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What you need to know about RED-S

by Stephanie Jamain 15 Aug 2023
What you need to know about RED-S

Relative Energy Deficiency in Sport (RED-S) was previously known as the “female athlete triad” or “athlete triad”. RED-S is caused by low energy availability, which essentially means that the energy or calories available do not meet the demands of the body. The athlete triad was characterized by disordered eating, stress fractures or decreased bone mineral density and absent or irregular menstrual cycles. There is some debate among experts about the name change from athlete triad to RED-S. . It’s important to understand that RED-S can exist in both elite and professional athletes as well as recreational athletes and what makes an individual at-risk of RED-S.

Low energy availability can happen from intentional calorie restriction such as disordered eating or eating disorders or it can be unintentional, such as high volume of training with insufficient caloric intake. When the demands of exercise combined with the demands of vital life processes exceed the amount of fuel available, something has to give. The body starts to shut down some of the processes that aren’t absolutely necessary for survival to conserve energy for other functions. This means ovulation can be altered in women and testosterone production can be impacted in men. 

Low energy availability also impacts bone mineral density, injury risk and risk of illness. Athletes that suffer from recurrent illnesses or injuries may be at-risk for RED-S. It’s important to understand that RED-S exists on a spectrum, the more severe the energy deficiency the more severe symptoms will be present. Recurrent injuries, slightly irregular cycles and low energy availability left unidentified and untreated can lead to bone stress fractures, lack of menstrual cycle (with no other apparent cause) and disordered eating or an eating disorder. While the hormone disruption that occurs in men is less clear than irregular menstrual cycles, RED-S can still exist in male athletes. Symptoms of low-testosterone including persistent fatigue may be associated with RED-S.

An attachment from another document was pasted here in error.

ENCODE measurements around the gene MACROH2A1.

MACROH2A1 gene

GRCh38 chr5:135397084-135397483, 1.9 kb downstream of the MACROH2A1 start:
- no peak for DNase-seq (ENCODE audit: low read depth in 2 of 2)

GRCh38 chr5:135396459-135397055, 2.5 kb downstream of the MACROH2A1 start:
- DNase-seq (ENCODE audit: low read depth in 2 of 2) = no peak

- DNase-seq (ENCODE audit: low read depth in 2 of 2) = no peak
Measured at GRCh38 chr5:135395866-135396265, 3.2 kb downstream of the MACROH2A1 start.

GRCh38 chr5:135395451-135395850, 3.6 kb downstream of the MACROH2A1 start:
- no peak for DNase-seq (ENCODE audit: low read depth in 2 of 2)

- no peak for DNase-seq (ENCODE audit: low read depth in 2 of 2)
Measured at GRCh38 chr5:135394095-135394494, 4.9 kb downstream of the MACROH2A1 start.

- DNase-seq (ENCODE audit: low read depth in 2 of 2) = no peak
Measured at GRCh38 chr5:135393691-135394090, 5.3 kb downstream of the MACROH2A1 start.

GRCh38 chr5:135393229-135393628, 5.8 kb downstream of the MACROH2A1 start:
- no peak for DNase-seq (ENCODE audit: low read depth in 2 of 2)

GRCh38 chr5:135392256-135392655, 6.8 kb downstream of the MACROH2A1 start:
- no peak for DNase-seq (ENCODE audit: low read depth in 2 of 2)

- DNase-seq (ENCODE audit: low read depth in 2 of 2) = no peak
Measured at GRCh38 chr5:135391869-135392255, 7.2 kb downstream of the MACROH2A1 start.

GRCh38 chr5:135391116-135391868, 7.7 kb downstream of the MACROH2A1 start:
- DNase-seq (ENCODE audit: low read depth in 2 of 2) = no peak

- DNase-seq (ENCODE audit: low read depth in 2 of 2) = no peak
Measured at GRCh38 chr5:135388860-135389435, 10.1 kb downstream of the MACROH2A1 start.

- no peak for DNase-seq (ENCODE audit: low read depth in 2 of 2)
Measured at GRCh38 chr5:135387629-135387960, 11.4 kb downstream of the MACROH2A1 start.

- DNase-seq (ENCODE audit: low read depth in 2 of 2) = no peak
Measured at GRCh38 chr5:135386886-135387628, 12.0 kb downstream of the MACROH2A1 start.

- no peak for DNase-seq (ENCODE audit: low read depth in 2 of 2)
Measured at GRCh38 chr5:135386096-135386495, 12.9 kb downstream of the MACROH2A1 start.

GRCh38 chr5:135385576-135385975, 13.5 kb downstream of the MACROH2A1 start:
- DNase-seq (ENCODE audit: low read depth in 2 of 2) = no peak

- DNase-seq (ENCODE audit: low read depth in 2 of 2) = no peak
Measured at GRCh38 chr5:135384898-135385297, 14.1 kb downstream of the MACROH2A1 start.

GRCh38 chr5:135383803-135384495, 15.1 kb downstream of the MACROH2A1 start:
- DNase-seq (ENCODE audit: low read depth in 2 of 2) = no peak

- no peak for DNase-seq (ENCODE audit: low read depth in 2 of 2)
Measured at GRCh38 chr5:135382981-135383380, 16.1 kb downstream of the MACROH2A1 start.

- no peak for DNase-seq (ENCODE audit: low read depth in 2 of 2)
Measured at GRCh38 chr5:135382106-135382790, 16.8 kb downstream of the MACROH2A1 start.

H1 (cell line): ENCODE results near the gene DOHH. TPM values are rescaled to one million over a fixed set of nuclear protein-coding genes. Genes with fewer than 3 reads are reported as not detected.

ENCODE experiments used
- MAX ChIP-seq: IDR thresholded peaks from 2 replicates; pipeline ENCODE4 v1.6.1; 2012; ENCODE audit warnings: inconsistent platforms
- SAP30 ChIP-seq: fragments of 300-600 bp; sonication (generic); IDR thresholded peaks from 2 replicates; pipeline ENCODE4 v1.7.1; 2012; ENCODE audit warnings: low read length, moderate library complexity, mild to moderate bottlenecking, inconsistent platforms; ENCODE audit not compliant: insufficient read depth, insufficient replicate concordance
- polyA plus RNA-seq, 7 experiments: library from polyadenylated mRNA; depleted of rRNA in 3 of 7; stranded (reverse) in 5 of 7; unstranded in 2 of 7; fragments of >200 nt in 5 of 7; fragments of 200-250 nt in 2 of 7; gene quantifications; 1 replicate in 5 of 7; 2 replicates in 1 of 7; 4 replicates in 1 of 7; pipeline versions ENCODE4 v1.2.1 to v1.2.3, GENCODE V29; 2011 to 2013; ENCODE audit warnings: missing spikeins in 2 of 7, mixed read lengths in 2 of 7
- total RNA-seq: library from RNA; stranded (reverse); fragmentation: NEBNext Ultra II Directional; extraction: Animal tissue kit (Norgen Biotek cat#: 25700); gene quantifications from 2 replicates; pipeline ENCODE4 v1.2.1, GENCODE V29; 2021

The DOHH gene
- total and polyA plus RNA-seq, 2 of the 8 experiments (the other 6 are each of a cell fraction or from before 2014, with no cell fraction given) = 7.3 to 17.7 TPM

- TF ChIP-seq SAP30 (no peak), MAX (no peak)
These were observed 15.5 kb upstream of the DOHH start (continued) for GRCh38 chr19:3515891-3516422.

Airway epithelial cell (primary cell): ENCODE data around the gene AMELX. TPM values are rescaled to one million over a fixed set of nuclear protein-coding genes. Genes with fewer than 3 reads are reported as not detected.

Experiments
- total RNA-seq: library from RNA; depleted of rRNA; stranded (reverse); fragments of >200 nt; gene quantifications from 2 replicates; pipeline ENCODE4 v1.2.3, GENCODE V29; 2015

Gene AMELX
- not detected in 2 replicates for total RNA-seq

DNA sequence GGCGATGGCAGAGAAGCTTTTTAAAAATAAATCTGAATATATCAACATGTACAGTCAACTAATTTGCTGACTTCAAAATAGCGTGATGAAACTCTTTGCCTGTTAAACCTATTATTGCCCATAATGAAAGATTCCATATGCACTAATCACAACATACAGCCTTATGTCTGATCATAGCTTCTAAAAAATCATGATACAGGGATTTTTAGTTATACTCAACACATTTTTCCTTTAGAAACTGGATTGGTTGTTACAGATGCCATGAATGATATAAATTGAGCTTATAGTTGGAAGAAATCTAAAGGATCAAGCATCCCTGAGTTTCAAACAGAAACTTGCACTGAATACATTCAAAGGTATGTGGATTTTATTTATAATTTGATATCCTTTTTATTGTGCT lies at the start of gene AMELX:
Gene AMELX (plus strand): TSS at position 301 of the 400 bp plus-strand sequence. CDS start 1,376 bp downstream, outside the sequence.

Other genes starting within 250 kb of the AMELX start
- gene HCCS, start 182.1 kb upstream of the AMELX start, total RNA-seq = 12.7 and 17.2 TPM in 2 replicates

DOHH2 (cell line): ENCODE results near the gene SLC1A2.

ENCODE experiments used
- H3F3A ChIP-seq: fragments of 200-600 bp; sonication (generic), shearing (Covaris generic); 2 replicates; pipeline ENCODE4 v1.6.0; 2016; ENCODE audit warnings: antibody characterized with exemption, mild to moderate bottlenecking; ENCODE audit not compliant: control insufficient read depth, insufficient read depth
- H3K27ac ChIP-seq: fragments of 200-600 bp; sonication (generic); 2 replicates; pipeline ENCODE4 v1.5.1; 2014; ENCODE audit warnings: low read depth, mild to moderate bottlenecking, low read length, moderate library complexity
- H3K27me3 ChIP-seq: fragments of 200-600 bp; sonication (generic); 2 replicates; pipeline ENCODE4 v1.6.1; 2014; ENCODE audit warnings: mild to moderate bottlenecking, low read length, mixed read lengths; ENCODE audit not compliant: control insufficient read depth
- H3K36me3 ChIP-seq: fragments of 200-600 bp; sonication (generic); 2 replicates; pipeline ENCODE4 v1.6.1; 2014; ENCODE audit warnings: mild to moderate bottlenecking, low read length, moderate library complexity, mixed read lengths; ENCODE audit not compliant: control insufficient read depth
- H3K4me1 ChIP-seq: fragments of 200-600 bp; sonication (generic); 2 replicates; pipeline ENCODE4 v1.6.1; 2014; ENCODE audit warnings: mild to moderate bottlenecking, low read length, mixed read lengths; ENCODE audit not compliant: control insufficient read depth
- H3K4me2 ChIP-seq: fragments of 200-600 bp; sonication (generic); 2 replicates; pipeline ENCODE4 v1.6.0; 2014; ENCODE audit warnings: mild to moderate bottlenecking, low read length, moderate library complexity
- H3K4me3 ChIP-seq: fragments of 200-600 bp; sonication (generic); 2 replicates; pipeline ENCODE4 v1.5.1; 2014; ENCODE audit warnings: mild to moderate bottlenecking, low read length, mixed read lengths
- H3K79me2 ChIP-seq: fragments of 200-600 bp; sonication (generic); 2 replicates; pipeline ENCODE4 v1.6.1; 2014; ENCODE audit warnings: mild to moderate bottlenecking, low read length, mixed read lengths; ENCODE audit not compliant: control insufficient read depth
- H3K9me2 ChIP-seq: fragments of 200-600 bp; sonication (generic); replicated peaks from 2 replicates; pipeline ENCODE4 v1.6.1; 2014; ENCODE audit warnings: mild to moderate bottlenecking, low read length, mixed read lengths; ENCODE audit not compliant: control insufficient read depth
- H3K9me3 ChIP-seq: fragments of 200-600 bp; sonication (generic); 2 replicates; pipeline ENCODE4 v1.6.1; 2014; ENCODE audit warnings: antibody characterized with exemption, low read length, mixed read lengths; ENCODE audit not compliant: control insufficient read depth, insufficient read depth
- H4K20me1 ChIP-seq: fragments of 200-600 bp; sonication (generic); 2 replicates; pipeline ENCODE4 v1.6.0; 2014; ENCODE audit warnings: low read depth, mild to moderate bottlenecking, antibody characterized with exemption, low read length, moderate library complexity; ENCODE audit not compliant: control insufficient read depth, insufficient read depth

Athletes that may be at a higher risk for RED-S include: 

  • Endurance athletes that have a high volume of training, and it’s often difficult to take in enough calories to meet energy demands; 
  • Aesthetic sport athletes such as artistic swimmers, figure skaters and dancers that may experience pressure of obtaining a certain physique considered typical or ideal in their sport, increasing the risk of disordered eating or caloric restriction; 
  • Weight class athletes, who often have to ‘make weight’ through caloric restriction at different times in their season.  

Performance suffers in underfuelled athletes and long-term health can be impaired as a consequence of RED-S. Athletes with a history of RED-S have a higher risk of osteoporosis later in life. Ongoing evaluation of individual athlete nutrition and training volume can help prevent the development of RED-S. If you think you may be somewhere on the spectrum of RED-S, speak to a qualified sports dietitian or clinician who can help you identify your risk level using the RED-S-CAT (Clinical Assessment Tool), linked here, to manage your risk of RED-S and improve your health and performance! 

Dr. Briana Botsford

Naturopathic Doctor & BRAVA Ambassador

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